It’s considered unfashionable in some quarters to stay with a company for an entire career nowadays — and it’s true that ‘job hopping’ is much easier than it used to be. But many companies seem to encourage talent drain by not providing a compelling enough reason for employees to stay. People require direction, hope for the future, meaning in their work, recognition, opportunity, and challenge — these are all strong motivators.
4. Provide more flexibility
People are more aware than ever of the importance of their own wellbeing. They realize that sedentary lifestyles and stress contribute to a range of other factors in leading to poor health.
Many employees are looking for more flexible work arrangements that allow them to strike a better work-life balance. For some, this may mean leveraging technology to work from home one or more days per week. When this isn’t possible (for a hygienist, for example), offering alternate work schedules like a 4-day work-week might be valuable.
Rather than asking your employees to sacrifice personal needs to fulfil the requirements of the job, take a fresh look and see if there are ways you can design the job around changing lifestyles that are more mobile, flexible and geared towards healthy living.
5. Focus on improving your workplace culture
Do you promote a culture of recognition, accountability, engagement, transparency, reward, positivity, and success — or do your people cast envious glances towards the competition?
In some workplace cultures, the opposite dominates: silos develop and conflict, secrecy, fear, threat, and negativity all lead to de-motivation, which in turn leads to a decline in both performance and the employee experience of actually coming to work.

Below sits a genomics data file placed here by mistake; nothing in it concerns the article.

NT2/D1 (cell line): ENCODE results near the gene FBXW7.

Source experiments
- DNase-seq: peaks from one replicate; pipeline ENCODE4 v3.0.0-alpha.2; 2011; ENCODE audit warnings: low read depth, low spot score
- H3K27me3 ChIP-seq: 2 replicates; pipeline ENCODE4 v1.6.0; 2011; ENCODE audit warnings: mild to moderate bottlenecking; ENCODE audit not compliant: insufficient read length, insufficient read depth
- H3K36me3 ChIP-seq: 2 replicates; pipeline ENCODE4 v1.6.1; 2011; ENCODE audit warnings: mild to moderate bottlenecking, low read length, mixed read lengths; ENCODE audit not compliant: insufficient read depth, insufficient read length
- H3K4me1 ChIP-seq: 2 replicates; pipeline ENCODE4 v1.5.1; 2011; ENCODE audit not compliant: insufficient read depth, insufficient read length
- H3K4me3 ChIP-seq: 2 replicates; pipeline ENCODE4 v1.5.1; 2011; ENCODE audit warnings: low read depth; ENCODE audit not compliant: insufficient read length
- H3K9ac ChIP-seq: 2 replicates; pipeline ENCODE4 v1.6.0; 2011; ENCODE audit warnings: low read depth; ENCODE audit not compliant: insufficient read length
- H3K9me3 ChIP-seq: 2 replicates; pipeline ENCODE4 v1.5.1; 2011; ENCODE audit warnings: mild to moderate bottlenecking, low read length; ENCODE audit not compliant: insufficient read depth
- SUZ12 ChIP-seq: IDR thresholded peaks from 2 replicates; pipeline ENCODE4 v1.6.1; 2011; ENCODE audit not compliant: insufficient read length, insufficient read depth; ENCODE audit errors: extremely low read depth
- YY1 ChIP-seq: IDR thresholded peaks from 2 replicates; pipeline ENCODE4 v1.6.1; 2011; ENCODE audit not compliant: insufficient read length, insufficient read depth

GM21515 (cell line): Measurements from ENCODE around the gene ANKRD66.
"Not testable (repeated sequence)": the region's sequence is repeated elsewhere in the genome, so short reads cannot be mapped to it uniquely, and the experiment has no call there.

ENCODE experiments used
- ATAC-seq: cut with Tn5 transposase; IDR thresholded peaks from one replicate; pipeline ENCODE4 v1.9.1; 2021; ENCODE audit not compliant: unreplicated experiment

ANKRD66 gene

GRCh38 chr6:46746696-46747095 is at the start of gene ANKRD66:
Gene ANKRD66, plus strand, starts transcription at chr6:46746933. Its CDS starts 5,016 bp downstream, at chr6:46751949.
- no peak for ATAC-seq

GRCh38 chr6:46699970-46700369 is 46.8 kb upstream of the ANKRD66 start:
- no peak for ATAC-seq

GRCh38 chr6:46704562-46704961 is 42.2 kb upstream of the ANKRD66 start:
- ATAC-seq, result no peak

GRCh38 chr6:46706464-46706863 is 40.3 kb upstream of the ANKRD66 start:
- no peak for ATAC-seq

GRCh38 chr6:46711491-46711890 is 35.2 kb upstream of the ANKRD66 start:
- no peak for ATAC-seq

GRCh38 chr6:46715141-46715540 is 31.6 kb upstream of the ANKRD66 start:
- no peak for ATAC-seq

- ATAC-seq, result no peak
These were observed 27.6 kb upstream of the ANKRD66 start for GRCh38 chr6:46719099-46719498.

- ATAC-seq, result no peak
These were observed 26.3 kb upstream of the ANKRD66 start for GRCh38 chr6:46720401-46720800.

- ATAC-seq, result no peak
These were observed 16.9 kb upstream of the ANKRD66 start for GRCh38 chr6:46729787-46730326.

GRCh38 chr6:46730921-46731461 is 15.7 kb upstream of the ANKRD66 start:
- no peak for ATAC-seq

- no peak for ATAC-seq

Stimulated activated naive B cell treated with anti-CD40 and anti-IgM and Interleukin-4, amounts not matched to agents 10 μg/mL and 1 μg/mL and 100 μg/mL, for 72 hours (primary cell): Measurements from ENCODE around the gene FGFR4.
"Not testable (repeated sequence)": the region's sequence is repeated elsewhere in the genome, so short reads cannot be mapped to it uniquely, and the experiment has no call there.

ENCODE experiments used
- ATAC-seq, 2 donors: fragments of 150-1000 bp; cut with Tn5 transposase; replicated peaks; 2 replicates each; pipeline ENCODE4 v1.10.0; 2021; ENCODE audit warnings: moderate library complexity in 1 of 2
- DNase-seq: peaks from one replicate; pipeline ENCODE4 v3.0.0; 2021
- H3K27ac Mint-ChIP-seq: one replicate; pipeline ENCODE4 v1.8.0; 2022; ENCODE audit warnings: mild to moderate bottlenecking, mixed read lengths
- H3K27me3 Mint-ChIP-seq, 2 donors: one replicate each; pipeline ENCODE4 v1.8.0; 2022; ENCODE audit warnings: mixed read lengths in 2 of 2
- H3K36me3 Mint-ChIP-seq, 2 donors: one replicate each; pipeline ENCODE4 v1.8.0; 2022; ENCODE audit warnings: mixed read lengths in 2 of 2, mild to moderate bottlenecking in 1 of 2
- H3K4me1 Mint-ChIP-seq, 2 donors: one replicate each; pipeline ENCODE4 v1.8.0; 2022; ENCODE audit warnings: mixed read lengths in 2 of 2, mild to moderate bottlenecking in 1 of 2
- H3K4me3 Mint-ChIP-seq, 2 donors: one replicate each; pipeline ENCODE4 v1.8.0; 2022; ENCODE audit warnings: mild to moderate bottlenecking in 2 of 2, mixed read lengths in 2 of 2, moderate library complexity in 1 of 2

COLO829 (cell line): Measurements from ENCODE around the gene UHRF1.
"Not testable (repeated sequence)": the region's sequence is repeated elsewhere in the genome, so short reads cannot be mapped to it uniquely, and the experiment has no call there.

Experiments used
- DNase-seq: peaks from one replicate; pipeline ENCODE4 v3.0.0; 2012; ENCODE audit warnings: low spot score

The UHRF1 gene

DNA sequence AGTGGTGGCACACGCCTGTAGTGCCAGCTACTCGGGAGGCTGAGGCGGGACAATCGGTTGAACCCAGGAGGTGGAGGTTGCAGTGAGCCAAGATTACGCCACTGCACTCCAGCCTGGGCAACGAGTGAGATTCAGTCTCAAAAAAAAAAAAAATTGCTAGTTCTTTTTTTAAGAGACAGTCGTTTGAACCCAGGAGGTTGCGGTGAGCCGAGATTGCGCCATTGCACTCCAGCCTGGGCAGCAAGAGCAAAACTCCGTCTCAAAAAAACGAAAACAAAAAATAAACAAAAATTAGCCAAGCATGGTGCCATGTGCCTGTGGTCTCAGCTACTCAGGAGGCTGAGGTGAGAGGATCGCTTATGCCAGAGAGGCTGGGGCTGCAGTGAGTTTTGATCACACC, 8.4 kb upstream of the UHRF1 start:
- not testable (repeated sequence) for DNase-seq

Your top team members naturally gravitate towards positivity and harmony and are unlikely to hang around in an environment they perceive as toxic or harmful to their growth.
Build teams that cultivate a positive culture through connectivity, empowerment, engagement, and a sense of fun.
As a dental practice owner, it’s important to realize you’ll always have some level of turnover. But surprisingly to many, money is not usually the main reason for leaving. It’s obvious that you should be paying employees well for the work they do; and you can’t do much about employees leaving to go traveling, fulfilling a long-held ambition, starting a family or moving to the other side of the country.
However, many of the main reasons for employees leaving can be addressed at the source by every practice owner. Resist the temptation to think that high staff turnover is simply a sign of the times; with the immediate and temporary nature of social media, some business owners accept poor staff retention as the ‘new norm’. They believe that people are simply ‘job hoppers’ nowadays. However, as a leader you can take action to stop the talent drain: by focusing on the above five actions, you will start to close the gap between where you want to be and where you actually are now.
Hope this helps!
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7 Key Financial Practices That Separate Thriving, Growing Practices From The Rest.
There’s no denying it. Creating a thriving practice is about much more than practicing medicine!
Topping the list of “other” priorities is your practice’s financial management. In this short guide, the experts at STAC Bizness Solutions outline 7 financial best practices that differentiate struggling practices from those which are highly profitable and experiencing healthy levels of growth.